Essentially, this summer has been all about learning and that’s been a new feeling—I enjoy feeling like the only tasks for the entire summer have been to work on my thesis. While every step has not been perfect, it’s been nice to reflect on all of my progress and goal accomplishment thus far:

  • Completion of Former UC Research Study. This project was started back during sophomore and was concerned with motivations behind helping behavior. Data analysis yielded some interesting results and I have another poster out of the work, so I can’t complain. It was my first study in my lab, so it’s also a tad sentimental!
  • All IRB’s are Approved! Wow, this one was a doozy. The IRB is quite the juggernaut for research ethics and each time I’d get an email, I’d hold my breath until I knew my study wasn’t getting cancelled for an out-of-place period or exclamation mark.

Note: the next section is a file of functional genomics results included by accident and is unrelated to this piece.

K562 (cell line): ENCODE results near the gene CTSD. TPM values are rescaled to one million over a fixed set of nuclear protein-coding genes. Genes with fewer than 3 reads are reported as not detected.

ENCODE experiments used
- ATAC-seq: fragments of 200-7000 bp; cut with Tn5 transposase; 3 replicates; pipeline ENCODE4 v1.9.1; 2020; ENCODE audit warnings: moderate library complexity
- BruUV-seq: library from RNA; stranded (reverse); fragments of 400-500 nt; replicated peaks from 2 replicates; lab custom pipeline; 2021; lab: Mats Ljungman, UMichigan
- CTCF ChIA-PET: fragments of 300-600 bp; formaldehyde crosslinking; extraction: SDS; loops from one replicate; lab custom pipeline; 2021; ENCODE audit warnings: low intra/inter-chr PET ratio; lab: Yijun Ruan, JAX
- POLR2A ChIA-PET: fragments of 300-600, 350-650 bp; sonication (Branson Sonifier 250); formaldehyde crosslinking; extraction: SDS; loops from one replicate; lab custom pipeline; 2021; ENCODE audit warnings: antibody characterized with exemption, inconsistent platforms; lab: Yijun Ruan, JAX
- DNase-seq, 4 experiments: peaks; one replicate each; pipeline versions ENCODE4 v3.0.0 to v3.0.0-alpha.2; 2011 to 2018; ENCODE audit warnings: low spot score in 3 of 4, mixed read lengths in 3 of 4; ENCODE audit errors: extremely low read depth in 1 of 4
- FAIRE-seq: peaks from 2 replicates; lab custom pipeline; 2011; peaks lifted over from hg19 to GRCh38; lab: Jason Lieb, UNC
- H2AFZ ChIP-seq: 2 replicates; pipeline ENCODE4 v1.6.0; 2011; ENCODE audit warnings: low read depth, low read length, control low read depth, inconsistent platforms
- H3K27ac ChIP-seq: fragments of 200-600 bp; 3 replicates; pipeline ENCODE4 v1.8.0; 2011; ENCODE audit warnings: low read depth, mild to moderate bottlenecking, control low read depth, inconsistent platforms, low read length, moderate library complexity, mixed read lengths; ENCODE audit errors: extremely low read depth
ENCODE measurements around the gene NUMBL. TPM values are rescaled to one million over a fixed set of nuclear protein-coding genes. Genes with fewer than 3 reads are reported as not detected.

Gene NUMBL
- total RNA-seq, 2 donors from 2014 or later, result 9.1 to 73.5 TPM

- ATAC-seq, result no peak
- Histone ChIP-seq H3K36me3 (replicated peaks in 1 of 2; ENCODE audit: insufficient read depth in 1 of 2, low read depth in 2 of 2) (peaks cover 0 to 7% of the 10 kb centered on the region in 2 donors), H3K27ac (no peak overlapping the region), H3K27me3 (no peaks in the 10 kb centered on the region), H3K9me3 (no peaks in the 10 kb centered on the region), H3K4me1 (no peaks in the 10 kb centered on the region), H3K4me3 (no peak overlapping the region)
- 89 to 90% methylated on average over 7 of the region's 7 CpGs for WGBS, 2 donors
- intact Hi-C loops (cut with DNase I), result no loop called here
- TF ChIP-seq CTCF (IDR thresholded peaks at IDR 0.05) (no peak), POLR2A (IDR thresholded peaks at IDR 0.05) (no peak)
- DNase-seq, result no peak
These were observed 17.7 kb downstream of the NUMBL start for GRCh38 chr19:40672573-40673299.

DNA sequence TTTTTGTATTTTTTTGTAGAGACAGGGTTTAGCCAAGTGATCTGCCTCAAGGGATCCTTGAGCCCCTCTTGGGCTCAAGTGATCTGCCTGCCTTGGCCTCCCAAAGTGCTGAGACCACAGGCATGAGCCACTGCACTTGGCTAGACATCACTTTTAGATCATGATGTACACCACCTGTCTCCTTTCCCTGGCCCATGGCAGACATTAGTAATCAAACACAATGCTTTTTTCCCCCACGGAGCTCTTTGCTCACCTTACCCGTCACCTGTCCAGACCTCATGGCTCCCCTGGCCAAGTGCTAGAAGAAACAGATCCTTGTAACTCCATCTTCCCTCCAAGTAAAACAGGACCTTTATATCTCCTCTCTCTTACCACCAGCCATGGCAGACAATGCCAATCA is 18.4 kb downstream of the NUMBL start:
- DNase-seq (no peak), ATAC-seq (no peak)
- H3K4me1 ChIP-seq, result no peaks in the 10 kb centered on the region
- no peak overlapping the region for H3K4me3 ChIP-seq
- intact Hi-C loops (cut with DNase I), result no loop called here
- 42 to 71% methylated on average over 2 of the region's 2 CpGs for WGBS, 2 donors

• Self-Designed Studies. This is the first real project where I’ve taken an independent methodological approach; sure, there have been other solo projects I’ve worked on in my lab, but this is the first where I get to hand pick questionnaires and tasks and work out the nitty-gritty of the study. It’s definitely exciting and I look forward to future work like this!

So with this, it’s the end of my summer as the Fall 2018 semester barrels forward. My MCAT is in four weeks, my senior year starts in three weeks, and I’m more than ready for all of it.

My July To-Do List